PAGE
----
THE STRAIGHT DOPE:
Peter Greenaway has developed a cultish following through films like The Cook, The Thief, His Wife, and Her Lover, Prospero's Books, and The Pillow Book, epics of debauchery. His latest release, 8 1/2 Women, is minor compared to those monumental tributes to kinkiness. The story of a recently widowed man and his effete son, 8 1/2 Women won't win Greenaway any new fans and may not even appeal to those who enjoy the grandness of his past works.
Greenaway's philosophy of more-is-better permeates his films in their design (Almodovar's just subletting a room in Greenaway's neon house) and in themes: the father-son combo in 8 1/2 Women populate their newly barren house with concubines (hence the title). Greenaway may strive for Fellini-esque madness (the concubine idea is hatched after a screening of that ode to indecision, 8 1/2), but he tries too hard. 8 1/2 Women manages to be both pretentious and silly, not an easy balance to achieve. This film is of absolutely no interest to anyone not working on a Greenaway grad school thesis. The acting is inconsequential, the plot inane, the characters shallow (although the father-son incest will likely be a new thing for most viewers), and the comedy... well... not funny.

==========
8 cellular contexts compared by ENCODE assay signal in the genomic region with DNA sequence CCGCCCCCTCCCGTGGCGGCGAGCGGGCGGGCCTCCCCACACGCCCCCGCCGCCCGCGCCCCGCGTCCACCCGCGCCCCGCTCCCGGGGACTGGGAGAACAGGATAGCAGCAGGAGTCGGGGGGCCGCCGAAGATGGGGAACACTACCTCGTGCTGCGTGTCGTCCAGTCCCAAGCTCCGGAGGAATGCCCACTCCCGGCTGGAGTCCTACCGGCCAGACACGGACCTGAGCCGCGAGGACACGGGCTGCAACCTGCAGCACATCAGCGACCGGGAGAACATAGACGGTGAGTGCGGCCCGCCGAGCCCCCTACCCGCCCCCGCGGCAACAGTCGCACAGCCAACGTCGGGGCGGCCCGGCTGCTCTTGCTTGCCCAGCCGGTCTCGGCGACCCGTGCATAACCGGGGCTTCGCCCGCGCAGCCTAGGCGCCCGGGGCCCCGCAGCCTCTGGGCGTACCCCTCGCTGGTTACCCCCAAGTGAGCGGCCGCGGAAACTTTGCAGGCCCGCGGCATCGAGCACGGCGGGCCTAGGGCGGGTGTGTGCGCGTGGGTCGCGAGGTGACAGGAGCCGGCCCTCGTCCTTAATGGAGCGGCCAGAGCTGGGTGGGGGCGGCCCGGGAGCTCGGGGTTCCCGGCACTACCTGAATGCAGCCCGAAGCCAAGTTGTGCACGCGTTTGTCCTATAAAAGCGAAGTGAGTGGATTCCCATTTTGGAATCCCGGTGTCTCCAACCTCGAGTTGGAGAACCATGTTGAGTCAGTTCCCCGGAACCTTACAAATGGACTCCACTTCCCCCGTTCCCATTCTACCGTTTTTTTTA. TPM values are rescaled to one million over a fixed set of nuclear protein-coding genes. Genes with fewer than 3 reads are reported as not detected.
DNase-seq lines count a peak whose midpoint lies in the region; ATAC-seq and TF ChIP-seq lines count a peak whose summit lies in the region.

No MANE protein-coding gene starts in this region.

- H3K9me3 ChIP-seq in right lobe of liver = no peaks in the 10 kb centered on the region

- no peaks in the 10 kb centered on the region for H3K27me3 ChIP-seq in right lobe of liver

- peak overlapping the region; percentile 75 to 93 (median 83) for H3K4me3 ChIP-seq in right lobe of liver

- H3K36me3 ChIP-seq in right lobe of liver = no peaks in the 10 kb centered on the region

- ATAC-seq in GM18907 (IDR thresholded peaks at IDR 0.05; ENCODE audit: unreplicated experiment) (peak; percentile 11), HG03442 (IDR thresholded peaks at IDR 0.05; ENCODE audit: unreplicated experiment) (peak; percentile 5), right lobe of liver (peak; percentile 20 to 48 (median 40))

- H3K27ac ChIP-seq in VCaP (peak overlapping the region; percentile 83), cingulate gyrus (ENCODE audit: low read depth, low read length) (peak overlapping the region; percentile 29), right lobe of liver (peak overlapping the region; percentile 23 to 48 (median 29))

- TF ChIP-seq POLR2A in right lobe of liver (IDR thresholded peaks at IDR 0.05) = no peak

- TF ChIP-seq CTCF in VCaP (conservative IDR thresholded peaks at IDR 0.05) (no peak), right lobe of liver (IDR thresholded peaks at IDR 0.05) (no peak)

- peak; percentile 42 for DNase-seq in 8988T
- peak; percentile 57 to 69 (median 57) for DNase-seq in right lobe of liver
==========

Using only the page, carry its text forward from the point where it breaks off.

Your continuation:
Greenaway is known for his visuals and there are some interesting uses of colors and framing here. The transfer seems ok and is anamorphic.
The lack of music leaves just a dialog heavy track that certainly won't dazzle anyone.
Only a trailer is included. Perhaps a Greenaway commentary track would help enlighten, but I doubt it.
Fans of Greenaway's previous films may enjoy it but as a work that has to stand on it's own, 8 1/2 Women is simply limp.
Gil Jawetz is a graphic designer, video director, and t-shirt designer. He lives in Brooklyn.
E-mail Gil at firstname.lastname@example.org